Tennis Chilean Player, Italian Judge Latest Investigated For Match-Rigging
Posted on: July 20, 2022, 11:04h.
Last updated on: July 21, 2022, 02:29h.
Over the past several months, several tennis players and umpires received bans for match-fixing. The International Tennis Integrity Agency (ITIA) recently added a Chilean tennis player and an Italian judge to the list.
Chile’s Michel Vernier Quinteros received a suspension of seven years and five months after admitting that he rigged the outcome of a tennis match. The ITIA just handed down the decision, backdating the ban to March 31. As a result, the 29-year-old player is off the official tennis circuit until August 30, 2029.
The ITIA is also investigating a chair umpire who allegedly manipulated the outcome of matches. Francesco Totaro is taking an involuntary break from tennis during the investigation, effective from June 22.
However, while this list grows, the International Betting Integrity Association (IBIA) reported just 88 cases of suspicious betting activity across all sports to the relevant authorities in the second quarter of this year. Compared to the number of games and matches occurring at any given moment, this number is extremely low.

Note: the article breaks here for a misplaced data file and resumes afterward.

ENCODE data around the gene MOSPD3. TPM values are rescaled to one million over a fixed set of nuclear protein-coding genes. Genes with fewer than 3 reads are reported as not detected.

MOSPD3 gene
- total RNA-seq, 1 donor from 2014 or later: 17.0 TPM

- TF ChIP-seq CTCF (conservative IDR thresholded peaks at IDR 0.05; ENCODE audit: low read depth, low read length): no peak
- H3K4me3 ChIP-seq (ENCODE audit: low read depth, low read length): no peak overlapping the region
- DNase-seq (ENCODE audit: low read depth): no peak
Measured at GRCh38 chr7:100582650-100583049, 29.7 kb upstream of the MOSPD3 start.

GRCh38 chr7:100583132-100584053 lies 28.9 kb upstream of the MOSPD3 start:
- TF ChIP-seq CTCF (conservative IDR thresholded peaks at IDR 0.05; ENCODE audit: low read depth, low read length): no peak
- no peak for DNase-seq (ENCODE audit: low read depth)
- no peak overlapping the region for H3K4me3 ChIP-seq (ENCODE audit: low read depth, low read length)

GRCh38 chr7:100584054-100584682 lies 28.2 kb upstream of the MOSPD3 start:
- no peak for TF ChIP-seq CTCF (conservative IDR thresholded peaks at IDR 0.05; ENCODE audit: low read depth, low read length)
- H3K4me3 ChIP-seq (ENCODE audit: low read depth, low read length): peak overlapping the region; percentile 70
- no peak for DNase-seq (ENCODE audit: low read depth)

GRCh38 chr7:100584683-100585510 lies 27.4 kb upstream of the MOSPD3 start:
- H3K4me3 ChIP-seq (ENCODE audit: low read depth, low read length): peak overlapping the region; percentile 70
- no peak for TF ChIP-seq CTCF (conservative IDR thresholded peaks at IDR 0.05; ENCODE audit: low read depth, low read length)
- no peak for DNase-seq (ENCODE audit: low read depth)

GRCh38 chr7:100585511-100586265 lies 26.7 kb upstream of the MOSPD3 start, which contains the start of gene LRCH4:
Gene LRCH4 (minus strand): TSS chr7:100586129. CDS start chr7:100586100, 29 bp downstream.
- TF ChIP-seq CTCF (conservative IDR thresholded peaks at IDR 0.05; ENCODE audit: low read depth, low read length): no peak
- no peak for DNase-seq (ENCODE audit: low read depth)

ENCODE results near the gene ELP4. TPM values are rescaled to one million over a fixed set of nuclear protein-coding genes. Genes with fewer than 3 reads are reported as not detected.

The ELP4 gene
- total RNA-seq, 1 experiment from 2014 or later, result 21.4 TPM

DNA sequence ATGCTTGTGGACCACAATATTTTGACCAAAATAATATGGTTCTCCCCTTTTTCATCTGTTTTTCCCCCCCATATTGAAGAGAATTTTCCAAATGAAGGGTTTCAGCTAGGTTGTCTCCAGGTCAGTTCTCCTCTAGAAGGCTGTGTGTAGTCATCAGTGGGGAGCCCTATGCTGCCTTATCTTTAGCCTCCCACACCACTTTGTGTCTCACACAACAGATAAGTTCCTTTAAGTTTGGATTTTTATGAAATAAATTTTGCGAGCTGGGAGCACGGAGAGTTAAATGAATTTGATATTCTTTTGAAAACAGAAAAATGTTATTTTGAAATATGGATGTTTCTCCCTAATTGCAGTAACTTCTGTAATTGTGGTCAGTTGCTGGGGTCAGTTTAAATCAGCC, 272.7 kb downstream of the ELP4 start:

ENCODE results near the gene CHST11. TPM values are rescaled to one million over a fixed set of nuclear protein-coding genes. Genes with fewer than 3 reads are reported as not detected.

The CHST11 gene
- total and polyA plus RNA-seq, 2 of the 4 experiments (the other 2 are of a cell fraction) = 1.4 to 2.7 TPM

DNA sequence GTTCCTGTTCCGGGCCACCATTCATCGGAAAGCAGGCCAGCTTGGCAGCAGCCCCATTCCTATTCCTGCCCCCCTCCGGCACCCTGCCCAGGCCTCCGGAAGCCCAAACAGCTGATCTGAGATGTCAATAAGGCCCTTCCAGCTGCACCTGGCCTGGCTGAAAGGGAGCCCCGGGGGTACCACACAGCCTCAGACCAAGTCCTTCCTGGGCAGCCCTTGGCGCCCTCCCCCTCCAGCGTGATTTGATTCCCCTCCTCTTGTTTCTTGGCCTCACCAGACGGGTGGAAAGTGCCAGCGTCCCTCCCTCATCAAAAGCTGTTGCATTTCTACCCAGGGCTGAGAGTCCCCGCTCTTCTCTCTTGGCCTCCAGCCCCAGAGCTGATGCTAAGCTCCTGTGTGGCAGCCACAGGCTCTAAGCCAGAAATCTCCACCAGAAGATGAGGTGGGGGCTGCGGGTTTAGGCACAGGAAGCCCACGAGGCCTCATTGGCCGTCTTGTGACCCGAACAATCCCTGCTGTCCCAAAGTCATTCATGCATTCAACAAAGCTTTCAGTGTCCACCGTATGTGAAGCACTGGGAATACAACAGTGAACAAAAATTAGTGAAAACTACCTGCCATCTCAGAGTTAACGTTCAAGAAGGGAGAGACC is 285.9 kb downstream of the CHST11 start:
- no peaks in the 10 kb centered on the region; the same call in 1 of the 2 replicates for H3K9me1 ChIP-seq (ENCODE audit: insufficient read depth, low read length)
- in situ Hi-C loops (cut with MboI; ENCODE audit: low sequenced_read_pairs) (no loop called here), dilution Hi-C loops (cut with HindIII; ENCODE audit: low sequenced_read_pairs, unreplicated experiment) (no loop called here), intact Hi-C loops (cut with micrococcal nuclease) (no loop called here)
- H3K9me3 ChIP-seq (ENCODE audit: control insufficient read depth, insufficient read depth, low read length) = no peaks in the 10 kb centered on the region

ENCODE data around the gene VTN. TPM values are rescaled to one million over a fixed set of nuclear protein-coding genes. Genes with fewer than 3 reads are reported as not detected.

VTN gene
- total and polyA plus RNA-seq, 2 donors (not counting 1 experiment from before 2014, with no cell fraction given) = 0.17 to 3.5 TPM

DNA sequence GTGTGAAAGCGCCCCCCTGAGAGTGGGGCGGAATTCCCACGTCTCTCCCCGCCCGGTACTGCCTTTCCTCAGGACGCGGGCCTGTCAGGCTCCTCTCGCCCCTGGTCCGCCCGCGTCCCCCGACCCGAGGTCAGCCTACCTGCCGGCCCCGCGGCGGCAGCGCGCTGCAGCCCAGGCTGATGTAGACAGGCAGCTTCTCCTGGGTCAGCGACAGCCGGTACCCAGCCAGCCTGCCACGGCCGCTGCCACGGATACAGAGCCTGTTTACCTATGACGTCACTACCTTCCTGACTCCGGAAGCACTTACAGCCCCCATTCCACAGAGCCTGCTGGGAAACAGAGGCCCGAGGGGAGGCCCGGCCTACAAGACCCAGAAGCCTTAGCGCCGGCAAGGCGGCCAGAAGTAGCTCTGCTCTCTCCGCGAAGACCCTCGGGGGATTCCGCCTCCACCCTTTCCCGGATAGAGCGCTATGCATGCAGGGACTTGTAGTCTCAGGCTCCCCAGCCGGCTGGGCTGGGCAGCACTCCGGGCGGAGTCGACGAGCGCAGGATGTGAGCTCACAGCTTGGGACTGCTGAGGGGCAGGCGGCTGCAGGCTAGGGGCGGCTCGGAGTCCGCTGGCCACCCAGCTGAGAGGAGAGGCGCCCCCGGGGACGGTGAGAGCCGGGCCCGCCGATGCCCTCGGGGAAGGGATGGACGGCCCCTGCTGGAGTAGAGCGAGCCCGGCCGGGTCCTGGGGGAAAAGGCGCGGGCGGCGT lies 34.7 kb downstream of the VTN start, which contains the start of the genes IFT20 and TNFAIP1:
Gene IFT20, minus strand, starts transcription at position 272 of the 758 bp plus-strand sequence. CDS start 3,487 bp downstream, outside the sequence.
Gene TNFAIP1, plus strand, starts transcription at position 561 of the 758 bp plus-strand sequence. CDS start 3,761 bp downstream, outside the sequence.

Chilean Tennis Player Out for Seven Years
At one point, Quinteros ranked 664 in the Association of Tennis Professionals (ATP) rankings. However, he recently admitted to accepting cash in exchange for match-fixing in 2018 and not reporting corruption.
As a result, the ITIA found him guilty under four different sections of its rules. The organization, among other things, prohibits players from soliciting wagers on the outcome of matches and from not giving 100% on the court.
In addition, players cannot accept any type of compensation to throw matches and must inform the ITIA if someone requests that they do. Quinteros failed on all four counts.
Italian Ump On Forced Leave
Totaro was a green badge chair judge, which means he had risen in the ranks enough to oversee official matches anywhere in Italy. However, for now, his only involvement with tennis will be as a spectator at home or in the stands.
The ITIA is conducting the investigation. It has not officially accused Totaro of any wrongdoing. However, per its rules and regulations, it has the right to suspend anyone it believes may have facilitated match-fixing. The organization will likely hold a formal hearing after gathering more evidence before issuing its verdict.
A week ago, the ITIA took out three judges from Tunisia for rigging matches. The trio held various badges at different levels of contests and manipulated the outcome of between four and 12 contests.
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